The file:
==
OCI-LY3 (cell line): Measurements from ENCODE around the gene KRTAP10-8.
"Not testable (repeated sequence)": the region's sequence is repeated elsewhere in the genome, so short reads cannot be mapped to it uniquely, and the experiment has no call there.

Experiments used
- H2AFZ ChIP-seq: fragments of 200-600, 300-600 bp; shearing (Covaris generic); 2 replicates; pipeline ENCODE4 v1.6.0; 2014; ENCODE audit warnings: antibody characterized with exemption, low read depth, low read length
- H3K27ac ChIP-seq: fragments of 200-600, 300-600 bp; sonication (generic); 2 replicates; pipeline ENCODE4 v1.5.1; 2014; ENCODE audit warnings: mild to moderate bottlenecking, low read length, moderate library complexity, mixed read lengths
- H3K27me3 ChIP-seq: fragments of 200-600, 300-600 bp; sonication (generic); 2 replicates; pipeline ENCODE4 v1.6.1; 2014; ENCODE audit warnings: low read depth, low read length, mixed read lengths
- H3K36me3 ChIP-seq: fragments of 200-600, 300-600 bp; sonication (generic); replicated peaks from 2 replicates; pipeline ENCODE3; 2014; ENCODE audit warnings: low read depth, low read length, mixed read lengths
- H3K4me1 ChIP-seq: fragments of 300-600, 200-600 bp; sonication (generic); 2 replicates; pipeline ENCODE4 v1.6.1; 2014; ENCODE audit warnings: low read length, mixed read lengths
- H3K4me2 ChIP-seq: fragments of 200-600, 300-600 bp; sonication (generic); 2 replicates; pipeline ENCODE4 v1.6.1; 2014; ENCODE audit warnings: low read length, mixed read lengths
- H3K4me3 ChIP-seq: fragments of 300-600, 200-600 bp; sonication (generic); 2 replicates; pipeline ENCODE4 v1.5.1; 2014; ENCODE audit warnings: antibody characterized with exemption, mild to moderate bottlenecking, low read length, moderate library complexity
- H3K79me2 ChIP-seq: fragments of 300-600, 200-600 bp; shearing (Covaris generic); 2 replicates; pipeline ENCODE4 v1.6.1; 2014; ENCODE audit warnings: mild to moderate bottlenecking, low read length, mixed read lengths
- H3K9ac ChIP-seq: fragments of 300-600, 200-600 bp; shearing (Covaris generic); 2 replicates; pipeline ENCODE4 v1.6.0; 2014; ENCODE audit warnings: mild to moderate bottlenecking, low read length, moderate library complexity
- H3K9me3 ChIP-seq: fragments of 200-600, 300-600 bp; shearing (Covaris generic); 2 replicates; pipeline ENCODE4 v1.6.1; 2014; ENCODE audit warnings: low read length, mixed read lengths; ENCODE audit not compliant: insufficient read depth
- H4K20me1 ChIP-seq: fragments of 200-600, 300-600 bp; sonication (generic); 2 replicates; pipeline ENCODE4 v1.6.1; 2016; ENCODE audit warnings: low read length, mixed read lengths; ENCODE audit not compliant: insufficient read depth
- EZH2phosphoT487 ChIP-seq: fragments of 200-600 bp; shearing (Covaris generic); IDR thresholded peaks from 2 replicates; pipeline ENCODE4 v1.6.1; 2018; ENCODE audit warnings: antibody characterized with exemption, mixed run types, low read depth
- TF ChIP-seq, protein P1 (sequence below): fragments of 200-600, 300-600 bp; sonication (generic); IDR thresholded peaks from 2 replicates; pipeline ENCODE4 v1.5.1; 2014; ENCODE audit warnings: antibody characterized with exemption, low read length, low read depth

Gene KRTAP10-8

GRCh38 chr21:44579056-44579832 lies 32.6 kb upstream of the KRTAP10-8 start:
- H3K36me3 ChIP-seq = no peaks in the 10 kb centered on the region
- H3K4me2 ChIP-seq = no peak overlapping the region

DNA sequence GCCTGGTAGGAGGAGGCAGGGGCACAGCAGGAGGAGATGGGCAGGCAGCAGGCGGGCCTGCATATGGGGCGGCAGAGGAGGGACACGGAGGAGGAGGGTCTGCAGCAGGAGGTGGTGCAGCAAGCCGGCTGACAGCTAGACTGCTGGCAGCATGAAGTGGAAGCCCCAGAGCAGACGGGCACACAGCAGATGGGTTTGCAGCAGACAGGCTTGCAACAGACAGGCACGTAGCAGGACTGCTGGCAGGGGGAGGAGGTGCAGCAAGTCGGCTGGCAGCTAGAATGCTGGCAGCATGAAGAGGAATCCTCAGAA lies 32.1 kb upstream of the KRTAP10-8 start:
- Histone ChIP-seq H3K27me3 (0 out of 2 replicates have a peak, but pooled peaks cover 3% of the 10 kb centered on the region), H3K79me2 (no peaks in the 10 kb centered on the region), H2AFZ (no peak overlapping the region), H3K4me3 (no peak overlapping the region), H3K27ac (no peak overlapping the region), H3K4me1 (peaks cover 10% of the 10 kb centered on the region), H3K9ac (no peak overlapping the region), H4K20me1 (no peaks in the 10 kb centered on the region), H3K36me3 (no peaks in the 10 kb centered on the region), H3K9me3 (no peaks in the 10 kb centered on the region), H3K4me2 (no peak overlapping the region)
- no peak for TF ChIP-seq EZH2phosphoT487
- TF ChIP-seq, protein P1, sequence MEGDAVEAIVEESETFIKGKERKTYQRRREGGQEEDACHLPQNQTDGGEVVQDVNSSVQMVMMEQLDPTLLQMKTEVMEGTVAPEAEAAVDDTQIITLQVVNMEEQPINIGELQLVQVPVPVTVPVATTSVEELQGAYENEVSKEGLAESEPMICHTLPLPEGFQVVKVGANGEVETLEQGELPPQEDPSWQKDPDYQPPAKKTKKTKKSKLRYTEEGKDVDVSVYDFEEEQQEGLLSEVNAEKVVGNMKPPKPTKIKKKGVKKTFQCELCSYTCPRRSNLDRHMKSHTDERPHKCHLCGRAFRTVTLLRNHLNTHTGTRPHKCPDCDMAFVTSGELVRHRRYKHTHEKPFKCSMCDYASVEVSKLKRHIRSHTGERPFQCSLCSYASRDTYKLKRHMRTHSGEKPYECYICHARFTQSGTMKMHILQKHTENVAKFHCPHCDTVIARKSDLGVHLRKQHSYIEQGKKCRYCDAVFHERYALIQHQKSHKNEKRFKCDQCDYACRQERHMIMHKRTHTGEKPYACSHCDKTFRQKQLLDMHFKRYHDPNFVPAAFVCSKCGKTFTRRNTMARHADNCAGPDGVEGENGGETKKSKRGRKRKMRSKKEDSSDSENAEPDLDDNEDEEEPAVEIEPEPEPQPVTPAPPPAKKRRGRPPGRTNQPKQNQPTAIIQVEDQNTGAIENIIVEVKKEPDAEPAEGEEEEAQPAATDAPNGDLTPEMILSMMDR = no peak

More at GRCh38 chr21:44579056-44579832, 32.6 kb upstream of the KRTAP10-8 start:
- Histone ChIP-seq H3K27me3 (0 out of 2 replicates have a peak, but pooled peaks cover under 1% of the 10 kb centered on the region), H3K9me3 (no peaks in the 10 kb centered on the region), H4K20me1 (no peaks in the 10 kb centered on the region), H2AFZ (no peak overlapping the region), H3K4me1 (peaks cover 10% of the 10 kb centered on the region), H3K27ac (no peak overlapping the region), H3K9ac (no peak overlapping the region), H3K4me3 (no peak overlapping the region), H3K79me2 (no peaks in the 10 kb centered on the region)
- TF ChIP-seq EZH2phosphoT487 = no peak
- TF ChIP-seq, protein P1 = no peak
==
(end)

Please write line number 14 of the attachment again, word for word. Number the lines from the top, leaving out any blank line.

- H4K20me1 ChIP-seq: fragments of 200-600, 300-600 bp; sonication (generic); 2 replicates; pipeline ENCODE4 v1.6.1; 2016; ENCODE audit warnings: low read length, mixed read lengths; ENCODE audit not compliant: insufficient read depth